A pot of a spiced beverage simmering on the stove, releasing its fragrant spices into the air. The flickering glow of candles, a crackling fireplace. It’s hard to imagine a more cozy setting in which to celebrate the holiday season. I created this recipe for Scandinavian gløgg (alcohol-free) in 2021, in honor of everyone who doesn’t drink.
Typically, gløgg is a spiced wine spiked with a spirit such as aquavit. I chose to stop drinking a while back, and life has become so much richer for it. Committing to the change is something I’m pretty proud of. It’s not easy to make that decision in a place and culture where alcohol is just about everywhere, but it was a life-changing one in all the best ways. With that in mind, it was important to me to create something delicious that was as good as the original, not simply a sorry substitute.
It’s possible to make Scandinavian gløgg alcohol-free by steeping spices into a juice such as cranberry, but my goal was to create a recipe with the complexity of the original. By combining several types of juices and adding black tea to mimic the tannins of the wine, the results are fantastic. Opt for juices with no sugar added, if possible, so you can sweeten to taste.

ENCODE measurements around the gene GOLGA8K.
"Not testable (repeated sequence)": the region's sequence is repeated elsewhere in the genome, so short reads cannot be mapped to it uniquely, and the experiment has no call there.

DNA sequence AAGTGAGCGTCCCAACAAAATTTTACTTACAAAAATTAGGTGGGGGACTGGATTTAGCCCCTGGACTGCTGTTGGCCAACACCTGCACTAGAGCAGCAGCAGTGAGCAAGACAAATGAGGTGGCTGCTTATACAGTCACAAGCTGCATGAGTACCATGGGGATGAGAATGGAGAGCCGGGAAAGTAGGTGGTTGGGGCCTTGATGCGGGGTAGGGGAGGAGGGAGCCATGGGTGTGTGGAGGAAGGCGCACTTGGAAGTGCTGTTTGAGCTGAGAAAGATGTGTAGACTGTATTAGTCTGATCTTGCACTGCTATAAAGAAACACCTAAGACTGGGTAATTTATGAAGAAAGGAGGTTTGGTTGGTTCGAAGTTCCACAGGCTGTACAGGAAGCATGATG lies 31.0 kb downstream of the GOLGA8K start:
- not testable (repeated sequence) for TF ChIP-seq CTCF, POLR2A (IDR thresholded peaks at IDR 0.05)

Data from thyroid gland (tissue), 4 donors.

Scandinavian Gløgg (Alcohol-Free)
32 fl oz cranberry juice (no sugar added)
32 fl oz black cherry juice (no sugar added)
32 fl oz apple juice (no sugar added)
1/2 cup raisins
8 dried figs, quartered
3 cinnamon sticks
10 green cardamom pods
1 tablespoon whole cloves
2 star anise
2 (2-inch) strips of orange peel
1 cup water
1/4 cup sugar
2-3 tablespoons loose black tea leaves
1/4 cup blanched almonds
Heat all three juices in a large pot with the raisins, figs, cinnamon sticks, cardamom pods, star anise, and strips of orange peel. Bring to a boil, then lower the heat, cover, and allow to simmer for 30 minutes.
Meanwhile, in a small pan, combine the water, sugar, and tea leaves and bring to a boil, stirring until the sugar dissolves. Turn off the heat and allow to steep while the gløgg simmers.
Strain out the tea leaves while you pour the sweetened water into the gløgg. Ladle the gløgg into mugs, ideally something clear and heatproof, adding to each some of the raisins, figs, and almonds. (Be sure not to accidentally pour the cloves into the mugs as you serve.) Garnish with a cinnamon stick and a slice of orange, if you’d like.
NOTE: The amount of sugar is a matter of taste, and depends on the juices you choose. I recommend searching for unsweetened juices so you can have control of how sweet you make the gløgg. Ultimately, the choice is yours, and I hope you make this recipe again and again, adjusting ingredients and making it your own.